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  • Cited by 5
Cambridge University Press
Online publication date:
October 2019
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Book description

Between 1895 and 1922 the Anglo-American actor and manager, Maurice E. Bandmann (1872–1922) created a theatrical circuit that extended from Gibraltar to Tokyo and included regular tours to the West Indies and South America. With headquarters in Calcutta and Cairo and companies listed on the Indian stock exchange, his operations represent a significant shift towards the globalization of theatre. This study focuses on seven key areas: family networks; the business of theatrical touring; the politics of locality; repertoire and publics; an ethnography of itinerant acting; legal disputes and the provision of theatrical infrastructure. It draws on global and transnational history, network theory and analysis as well as in-depth archival research to provide a new approach to studying theatre in the age of empire.


‘The theatrical enterprises of Maurice E. Bandmann played, at the start of the twentieth century, a highly significant role in promoting Western plays, musical comedies and revues throughout Asia, but they have been hitherto overlooked by historians. Christopher B. Balme has, through ingenious and thorough research, reconstituted the manifold activities of this pioneering manager. More importantly, he has situated them as a hub from which to explore such matters as global networks, transnational commerce, intercultural relations, playhouse architecture, and the diffusion of taste. His enquiries open out into thought-provoking analyses that stretch far beyond theatre itself. The result is an engrossing and intellectually stimulating study which is bound to open up new directions in theatre scholarship, much as Bandmann blazed trails in India and the Far East.'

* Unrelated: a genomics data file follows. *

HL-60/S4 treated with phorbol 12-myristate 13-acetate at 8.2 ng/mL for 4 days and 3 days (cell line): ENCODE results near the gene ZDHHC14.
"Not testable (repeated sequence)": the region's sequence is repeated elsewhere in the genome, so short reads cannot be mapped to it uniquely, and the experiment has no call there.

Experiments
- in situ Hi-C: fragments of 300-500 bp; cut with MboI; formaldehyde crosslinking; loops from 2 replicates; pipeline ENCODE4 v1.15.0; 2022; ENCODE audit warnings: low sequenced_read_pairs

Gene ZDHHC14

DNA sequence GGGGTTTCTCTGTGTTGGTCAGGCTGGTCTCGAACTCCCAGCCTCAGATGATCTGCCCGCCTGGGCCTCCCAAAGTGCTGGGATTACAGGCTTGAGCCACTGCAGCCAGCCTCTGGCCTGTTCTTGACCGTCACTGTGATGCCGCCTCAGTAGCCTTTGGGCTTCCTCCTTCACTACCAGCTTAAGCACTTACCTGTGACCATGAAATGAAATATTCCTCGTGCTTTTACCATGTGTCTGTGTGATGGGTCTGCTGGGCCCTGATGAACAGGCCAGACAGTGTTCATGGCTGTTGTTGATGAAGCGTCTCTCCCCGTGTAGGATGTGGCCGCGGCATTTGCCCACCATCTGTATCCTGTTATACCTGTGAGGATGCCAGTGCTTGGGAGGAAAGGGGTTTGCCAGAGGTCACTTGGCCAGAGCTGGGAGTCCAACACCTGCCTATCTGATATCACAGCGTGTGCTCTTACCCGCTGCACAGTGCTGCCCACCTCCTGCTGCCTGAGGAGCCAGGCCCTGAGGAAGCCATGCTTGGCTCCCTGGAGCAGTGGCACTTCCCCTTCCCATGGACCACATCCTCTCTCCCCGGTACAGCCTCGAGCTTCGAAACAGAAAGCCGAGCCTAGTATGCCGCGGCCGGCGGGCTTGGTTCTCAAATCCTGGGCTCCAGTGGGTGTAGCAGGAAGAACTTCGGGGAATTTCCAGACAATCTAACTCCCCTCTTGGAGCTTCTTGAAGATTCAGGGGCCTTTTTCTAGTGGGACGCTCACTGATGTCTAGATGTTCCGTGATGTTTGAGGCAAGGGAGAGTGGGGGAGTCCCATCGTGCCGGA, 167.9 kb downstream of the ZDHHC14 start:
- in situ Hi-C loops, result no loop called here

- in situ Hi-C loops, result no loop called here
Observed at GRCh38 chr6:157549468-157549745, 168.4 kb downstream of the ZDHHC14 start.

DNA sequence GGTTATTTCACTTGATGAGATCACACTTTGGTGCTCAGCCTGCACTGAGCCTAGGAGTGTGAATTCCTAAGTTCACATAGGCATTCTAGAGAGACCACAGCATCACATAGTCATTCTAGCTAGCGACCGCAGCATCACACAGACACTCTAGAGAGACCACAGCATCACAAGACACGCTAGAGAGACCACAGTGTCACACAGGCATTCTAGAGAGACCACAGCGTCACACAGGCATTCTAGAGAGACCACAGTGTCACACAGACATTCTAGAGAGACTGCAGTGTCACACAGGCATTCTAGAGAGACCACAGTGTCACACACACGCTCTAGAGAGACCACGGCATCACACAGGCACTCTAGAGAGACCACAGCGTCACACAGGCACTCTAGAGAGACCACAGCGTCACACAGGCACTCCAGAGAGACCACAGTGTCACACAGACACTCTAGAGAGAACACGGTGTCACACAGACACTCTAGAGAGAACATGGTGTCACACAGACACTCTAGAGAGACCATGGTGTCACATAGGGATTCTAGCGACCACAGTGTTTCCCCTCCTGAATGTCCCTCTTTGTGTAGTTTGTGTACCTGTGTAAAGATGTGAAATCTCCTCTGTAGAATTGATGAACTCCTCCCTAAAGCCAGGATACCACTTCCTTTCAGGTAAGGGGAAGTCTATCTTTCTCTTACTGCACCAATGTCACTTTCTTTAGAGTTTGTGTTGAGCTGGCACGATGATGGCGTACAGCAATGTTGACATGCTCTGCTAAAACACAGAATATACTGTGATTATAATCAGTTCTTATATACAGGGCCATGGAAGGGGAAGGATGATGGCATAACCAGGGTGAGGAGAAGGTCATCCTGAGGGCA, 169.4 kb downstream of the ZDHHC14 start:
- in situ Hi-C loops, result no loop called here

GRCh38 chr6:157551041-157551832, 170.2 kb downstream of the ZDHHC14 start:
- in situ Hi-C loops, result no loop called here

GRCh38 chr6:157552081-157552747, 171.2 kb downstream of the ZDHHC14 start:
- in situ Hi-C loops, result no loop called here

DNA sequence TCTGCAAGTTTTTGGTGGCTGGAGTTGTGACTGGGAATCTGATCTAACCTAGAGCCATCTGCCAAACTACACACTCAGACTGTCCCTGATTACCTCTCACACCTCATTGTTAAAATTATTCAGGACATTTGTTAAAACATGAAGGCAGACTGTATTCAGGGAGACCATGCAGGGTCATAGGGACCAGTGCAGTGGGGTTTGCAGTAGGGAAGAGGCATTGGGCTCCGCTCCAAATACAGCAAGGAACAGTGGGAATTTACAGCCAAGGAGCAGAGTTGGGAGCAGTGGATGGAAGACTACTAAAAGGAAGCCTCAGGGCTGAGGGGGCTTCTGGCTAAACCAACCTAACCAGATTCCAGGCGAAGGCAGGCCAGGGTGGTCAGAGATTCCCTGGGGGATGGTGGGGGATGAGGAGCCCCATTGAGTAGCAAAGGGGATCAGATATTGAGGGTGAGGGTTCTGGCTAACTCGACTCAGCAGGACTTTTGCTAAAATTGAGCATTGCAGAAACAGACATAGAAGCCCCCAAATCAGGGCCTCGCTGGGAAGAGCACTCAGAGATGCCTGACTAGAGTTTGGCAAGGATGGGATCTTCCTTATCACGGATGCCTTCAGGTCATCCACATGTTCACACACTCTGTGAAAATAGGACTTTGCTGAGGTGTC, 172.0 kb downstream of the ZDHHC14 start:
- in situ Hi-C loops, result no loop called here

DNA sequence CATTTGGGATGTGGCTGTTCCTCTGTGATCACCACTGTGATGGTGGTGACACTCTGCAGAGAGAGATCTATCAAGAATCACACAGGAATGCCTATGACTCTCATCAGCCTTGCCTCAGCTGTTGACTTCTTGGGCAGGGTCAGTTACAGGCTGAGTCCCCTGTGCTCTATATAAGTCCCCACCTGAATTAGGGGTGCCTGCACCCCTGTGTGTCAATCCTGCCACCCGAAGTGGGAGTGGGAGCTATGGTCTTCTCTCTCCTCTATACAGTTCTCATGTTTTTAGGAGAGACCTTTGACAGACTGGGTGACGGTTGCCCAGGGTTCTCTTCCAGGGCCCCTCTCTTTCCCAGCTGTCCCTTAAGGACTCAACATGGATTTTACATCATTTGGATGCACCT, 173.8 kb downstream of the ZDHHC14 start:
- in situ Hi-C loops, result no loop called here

Laurence Senelick - Fletcher Professor of Drama and Oratory, Tufts University

‘This ground-breaking study provides new insights into theatrical touring in an age of globalization, particularly across the Asian continent, and the networks that made it possible. Focussing on the circuit developed by Maurice E. Bandmann in the late-nineteenth and early-twentieth century, it charts the impact of economics and politics on touring theatre and its structures, while also investigating managerial practices, performer and spectator experience, and the types of repertoire presented. Balme's informative and carefully researched book is an important addition to our understanding of transnational theatre practices and networks in a period of significant change and increasing internationalisation.'

Jim Davis - University of Warwick

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